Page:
Update: kicad files: 2014-07-23-pulse_stretcher_kicad
A development on pulse stretcher V1.
This circuit is used to stretch a short 10 ns pulse from a photon-counting module to a 100ns long pulse that can be more easily recorded or time-stamped e.g. with the white rabbit fine-delay FMC.
The new circuit is the same LT1711-based design as the old one, with an added buffer (BUF602) on the output. This improves output-load handling because the BUF602 can drive both 50 Ohm and 1 MOhm loads.
The PCB is made to fit a BNC-BNC enclosure by Pomona.
Some testing with an artificial input-pulse from a Keithley 3390 signal-generator..
.. and with the actual PMT-pulse. Note how the 100MHz scope produces nice round smooth signals while the 500 MHz Tektronix reveals more of the ugly truth.
A first try at this pulse stretcher circuit based on the LT1711 comparator. I need it for stretching a short 10ns pulse from a PMT.
The idea is to use the output latch of the LT1711. Once the output goes high, the combination C4 R4 keeps the latch pin (and thus the output) high for a time R*C. The Schottky diode is there to prevent the latch pin from swinging to far negative once the output goes low.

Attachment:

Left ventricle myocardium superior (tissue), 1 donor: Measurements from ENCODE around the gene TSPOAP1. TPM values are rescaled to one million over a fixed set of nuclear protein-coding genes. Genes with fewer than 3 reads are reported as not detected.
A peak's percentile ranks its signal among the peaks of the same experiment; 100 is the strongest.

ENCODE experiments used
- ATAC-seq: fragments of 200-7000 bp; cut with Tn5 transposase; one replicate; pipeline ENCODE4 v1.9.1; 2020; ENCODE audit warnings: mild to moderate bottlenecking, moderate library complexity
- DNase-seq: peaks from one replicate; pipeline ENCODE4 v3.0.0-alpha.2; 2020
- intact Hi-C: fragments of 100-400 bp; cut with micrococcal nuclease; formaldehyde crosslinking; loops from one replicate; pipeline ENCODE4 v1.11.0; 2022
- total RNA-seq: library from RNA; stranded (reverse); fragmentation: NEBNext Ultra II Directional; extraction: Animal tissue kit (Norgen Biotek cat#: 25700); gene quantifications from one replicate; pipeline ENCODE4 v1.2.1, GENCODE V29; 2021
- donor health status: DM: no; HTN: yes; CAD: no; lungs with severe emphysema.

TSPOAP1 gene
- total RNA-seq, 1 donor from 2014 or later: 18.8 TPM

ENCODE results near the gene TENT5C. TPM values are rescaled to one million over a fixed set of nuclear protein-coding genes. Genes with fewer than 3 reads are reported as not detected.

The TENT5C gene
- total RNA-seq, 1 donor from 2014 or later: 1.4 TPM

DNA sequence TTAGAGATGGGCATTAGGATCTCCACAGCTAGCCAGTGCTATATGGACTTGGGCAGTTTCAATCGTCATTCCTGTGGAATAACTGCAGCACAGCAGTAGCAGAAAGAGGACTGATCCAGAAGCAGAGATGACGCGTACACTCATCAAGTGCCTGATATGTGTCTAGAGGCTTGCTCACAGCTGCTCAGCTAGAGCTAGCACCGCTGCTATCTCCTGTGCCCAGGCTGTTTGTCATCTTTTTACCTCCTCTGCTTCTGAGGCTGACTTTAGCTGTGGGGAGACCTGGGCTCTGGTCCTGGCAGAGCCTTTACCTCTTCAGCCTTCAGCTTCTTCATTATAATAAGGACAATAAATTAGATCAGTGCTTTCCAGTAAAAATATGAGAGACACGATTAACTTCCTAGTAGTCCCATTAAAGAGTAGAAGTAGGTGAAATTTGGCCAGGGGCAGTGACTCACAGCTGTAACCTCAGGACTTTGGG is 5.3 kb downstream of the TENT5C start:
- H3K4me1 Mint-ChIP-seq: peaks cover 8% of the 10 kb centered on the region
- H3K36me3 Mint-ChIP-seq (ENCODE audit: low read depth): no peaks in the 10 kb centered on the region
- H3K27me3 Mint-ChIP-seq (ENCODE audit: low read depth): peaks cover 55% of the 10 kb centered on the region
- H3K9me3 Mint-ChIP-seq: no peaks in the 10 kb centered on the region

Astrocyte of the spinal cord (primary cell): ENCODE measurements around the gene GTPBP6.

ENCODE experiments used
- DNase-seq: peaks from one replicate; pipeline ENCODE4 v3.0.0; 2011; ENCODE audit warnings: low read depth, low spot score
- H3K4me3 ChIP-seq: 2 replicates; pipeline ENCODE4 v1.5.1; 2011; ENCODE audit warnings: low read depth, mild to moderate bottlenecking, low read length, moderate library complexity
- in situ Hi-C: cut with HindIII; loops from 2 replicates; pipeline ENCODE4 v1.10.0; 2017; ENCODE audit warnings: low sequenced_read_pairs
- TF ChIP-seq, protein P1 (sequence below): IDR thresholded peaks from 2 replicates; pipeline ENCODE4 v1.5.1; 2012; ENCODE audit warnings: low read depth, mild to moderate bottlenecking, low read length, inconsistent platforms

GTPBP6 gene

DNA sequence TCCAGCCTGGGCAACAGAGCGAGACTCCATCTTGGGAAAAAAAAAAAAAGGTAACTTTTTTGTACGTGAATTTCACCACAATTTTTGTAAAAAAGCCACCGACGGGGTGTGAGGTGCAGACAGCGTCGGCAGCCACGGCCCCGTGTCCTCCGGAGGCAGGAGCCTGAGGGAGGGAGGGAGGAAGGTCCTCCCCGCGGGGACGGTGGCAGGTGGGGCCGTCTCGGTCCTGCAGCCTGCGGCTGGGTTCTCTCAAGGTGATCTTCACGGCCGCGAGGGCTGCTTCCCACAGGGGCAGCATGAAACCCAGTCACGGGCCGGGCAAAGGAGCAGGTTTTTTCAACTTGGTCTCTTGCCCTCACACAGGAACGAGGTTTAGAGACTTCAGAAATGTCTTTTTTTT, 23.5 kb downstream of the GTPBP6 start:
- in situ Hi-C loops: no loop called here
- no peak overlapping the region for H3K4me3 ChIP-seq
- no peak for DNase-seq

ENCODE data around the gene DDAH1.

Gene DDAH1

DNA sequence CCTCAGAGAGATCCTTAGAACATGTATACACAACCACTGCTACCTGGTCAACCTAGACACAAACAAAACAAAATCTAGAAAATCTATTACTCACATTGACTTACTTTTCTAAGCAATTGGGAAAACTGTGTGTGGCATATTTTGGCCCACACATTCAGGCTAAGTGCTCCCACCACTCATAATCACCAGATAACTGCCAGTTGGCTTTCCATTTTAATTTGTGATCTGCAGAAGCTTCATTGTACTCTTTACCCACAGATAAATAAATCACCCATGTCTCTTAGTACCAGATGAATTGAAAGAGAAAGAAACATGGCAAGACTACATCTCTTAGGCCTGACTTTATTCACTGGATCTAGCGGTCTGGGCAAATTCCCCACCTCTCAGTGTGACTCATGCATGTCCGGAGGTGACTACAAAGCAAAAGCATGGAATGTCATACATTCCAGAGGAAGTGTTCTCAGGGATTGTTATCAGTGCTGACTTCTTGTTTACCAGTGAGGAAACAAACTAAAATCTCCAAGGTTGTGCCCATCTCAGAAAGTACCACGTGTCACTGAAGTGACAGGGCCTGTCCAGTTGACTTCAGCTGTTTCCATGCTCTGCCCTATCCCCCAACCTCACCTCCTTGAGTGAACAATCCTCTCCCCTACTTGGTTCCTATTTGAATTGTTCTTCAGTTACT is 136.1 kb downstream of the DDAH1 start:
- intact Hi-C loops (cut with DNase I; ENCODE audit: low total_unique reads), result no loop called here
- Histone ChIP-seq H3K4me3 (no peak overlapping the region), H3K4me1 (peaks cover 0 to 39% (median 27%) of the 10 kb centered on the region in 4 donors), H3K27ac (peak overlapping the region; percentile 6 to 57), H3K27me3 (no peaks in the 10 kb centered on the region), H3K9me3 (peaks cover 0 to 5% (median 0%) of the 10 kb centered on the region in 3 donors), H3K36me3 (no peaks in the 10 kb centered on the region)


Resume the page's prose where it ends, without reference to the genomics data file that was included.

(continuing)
The PCB is made to fit into a BNC-BNC enclosure such as the ones from Pomona.
Messing up the pin-order of voltage regulators is becoming a habit! Note how the regulator is mounted the wrong way round compared to the PCB design - because I had the pin order wrong in my schematic.
I used a Keithley 50 MHz function generator to generate a 20ns long input pulse (the shortest possible from the Keithley) and the pulse-stretcher outputs a ca 483 ns output pulse. The prototype used a 1 nF capacitor with a 500 Ohm resistor which gives a nominal time-constant of 500 ns. The output pulse duration is far from constant and varies quite a bit from pulse to pulse.
This verifies that the propagation delay of the LT1711 in this circuit is within specifications, ca 4.5 ns. In addition to the comparator there is also maybe 70 mm of BNC-connectors, wires, and PCB-traces in the signal path, but that would add only ~350 ps to the propagation delay (assuming 2e8 m/s signal velocity).
One problem with this design is that it is sensitive to the load impedance connected to the output. With a 1 MOhm setting on the oscilloscope the pulse-length is correct, but switching to a 50 Ohm load impedance allows the capacitor to discharge significantly through the load impedance.
Version 2 of this circuit should thus add an output buffer (fast, low-jitter!) that can drive both 1 MOhm and 50 Ohm loads. An adjustable trigger level for the -Input of the LT1711 comparator could also be useful.